The FTC’s proposed rule would effectively ban worker non-compete provisions by deeming them an unfair method of competition under the FTC Act. The proposed rule would make it unlawful for employers to enter or keep any non-compete provisions with current or former workers in place. Non-compete provisions are contract terms that prevent workers from seeking or accepting employment or operating a business after their employment with the employer ends.
The proposed rule does not apply to customer or employee non-solicitation provisions, confidentiality, or non-disclosure agreements. The proposed rule applies a functional test for determining whether the rule covers a clause. A provision is considered a de facto non-compete provision if it prohibits the worker from seeking or accepting employment with a person or operating a business after the worker’s employment with the employer. The proposed rule includes, as an example, a non-disclosure agreement between an employer and a worker that is written so broadly that it effectively precludes the worker from working in the same field after the conclusion of the worker’s employment with the employer.
The proposed rule broadly defines worker to include any natural person who works, whether paid or unpaid, for an employer, including independent contractors, externs, interns, volunteers, apprentices, or sole proprietors who provide a service to a client or customer.
The rule would require employers with existing non-compete provisions that violate the rule to affirmatively rescind existing non-compete clauses with current workers and give individualized notice to workers that they are no longer subject to the non-compete clause. Employers would also be required to rescind non-compete clauses in effect with former workers and give them notice of the rescission as long as the employer has the former worker’s contact information readily available. Employers would be prohibited from representing to a worker that the worker is covered by a non-compete clause when the employer has no good-faith basis to believe the worker is subject to an enforceable non-compete clause.
Sale of Business
The rule would provide a single, limited exception for the sale of a business. The exception says the rule shall not apply to a non-compete clause entered into by a person selling a business entity or otherwise disposing of all of the person’s ownership interest in the business entity. The exception applies only to a person who owns at least a 25% ownership interest in a business entity at the time the person enters into the non-compete clause.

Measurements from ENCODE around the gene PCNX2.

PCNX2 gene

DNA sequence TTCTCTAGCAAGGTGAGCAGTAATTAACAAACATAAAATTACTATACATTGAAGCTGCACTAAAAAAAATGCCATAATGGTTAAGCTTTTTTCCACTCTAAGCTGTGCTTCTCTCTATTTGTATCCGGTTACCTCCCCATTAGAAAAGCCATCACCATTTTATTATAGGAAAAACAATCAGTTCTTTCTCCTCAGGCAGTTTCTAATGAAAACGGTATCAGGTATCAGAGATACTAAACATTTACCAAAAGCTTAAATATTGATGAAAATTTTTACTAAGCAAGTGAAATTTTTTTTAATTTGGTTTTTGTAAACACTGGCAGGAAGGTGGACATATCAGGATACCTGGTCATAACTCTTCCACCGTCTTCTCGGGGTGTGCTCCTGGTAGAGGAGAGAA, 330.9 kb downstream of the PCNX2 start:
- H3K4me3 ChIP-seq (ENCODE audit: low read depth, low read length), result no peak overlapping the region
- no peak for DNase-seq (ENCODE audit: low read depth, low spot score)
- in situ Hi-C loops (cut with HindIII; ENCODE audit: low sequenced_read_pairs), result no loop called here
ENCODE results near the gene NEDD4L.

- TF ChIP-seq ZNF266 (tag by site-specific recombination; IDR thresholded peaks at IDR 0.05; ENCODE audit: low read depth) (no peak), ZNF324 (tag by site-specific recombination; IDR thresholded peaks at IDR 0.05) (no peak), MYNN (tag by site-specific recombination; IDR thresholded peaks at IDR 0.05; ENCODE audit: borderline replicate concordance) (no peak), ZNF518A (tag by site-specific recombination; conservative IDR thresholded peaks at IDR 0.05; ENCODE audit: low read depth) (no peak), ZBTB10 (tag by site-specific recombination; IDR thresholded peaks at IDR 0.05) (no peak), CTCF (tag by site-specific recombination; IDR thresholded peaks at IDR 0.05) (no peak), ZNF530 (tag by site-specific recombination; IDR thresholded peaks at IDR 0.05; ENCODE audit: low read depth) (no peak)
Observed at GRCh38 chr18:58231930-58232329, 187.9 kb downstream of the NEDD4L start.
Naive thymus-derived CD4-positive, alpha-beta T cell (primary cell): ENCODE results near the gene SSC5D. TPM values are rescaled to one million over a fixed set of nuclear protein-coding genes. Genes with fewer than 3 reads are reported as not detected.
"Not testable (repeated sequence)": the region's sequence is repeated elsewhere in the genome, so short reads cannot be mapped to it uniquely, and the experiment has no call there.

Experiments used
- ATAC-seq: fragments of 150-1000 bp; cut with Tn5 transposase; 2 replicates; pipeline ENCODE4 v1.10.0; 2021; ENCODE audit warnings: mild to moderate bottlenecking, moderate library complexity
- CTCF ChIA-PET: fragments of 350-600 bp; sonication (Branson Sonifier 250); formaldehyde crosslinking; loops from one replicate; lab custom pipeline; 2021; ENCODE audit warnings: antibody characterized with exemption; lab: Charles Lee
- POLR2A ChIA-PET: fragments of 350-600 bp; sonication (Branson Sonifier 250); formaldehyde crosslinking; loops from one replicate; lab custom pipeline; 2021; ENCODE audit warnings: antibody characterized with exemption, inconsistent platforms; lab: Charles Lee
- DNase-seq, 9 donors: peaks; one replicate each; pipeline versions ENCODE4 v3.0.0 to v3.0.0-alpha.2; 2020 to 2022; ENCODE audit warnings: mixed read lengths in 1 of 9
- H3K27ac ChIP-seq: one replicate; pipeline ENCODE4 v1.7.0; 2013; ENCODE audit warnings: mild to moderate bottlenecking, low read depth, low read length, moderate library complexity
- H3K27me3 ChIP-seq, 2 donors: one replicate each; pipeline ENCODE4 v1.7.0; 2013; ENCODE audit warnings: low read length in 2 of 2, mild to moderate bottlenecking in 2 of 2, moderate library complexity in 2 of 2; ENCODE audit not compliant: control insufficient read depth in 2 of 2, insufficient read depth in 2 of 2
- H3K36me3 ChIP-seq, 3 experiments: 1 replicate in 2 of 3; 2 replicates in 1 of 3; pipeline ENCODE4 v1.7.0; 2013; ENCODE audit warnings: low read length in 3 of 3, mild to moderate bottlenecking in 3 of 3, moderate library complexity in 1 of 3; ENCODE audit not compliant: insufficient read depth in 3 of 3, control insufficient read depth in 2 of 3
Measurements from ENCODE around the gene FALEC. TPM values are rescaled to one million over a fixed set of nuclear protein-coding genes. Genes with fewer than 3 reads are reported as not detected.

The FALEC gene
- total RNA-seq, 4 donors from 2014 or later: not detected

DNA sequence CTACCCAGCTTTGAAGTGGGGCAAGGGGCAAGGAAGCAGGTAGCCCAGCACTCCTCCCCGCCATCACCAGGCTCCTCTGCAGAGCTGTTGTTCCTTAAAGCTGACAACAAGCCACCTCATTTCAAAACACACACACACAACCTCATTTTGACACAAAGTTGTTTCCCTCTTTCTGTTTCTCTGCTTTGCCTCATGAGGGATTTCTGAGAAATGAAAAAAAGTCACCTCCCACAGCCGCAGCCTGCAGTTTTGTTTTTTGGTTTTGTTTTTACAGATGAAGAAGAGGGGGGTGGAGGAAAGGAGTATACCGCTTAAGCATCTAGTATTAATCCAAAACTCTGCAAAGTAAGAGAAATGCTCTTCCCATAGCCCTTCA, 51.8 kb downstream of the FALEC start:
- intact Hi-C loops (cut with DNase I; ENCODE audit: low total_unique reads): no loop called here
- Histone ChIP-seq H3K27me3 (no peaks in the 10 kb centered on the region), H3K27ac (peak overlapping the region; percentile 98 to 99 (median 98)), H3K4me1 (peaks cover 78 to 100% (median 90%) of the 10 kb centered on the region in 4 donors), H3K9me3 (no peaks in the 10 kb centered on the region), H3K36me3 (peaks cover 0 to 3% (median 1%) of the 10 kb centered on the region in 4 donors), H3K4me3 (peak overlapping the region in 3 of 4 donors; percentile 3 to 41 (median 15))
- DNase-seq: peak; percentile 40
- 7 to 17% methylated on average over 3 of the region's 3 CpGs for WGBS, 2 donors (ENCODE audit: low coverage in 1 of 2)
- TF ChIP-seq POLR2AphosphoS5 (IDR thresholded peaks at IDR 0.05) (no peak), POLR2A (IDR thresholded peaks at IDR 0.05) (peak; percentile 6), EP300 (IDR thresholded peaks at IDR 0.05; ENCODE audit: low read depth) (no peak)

The proposed rule says it supersedes any state statute, regulation, order, or judicial interpretation inconsistent with it. However, a state statute, regulation, order, or interpretation is not inconsistent with the rule if it provides greater protections to workers than the rule. As a result, the proposed rule sets a floor for worker protection against non-compete agreements but keeps state and federal law in effect that provides workers greater protection.
The proposed rule would establish separate effective and compliance dates. The effective date would be sixty days after the final rule is published in the Federal Register. The compliance date would be 180 days after the final rule is published in the Federal Register.
The time between the effective date and the compliance date is when employers must be prepared to comply with the proposed rule’s provisions by the compliance date.
Employers should carefully monitor the status of the proposed rule. It will likely face significant legal challenges, and its fate is uncertain. Employers should audit their non-compete agreements and practices to determine whether and to what extent they may be impacted should the proposed rule become law.
Employers relying primarily on non-compete restrictions to prevent unfair competition or theft of trade secrets may consider strengthening or modifying their non-solicitation and non-disclosure restrictions. Employers should also evaluate their confidentiality agreements to evaluate the risk that they may be considered de facto non-competes invalidated by the proposed rule and ensure they comply with the antitrust laws. Employers may also consider identifying vulnerabilities within their organization if key current and former employees suddenly have unenforceable non-compete restrictions. A contingency plan could save resources and prevent significant impacts.
If the proposed rule is adopted in its current state, it will place much greater importance on policing corporate confidential and trade secret information since companies would lose the ability to prevent former employees from immediately going to work for a direct competitor. This provides an additional incentive for companies to proactively take stock of their confidentiality practices and agreements to ensure they are fully prepared if the FTC implements the proposed rule in its current form.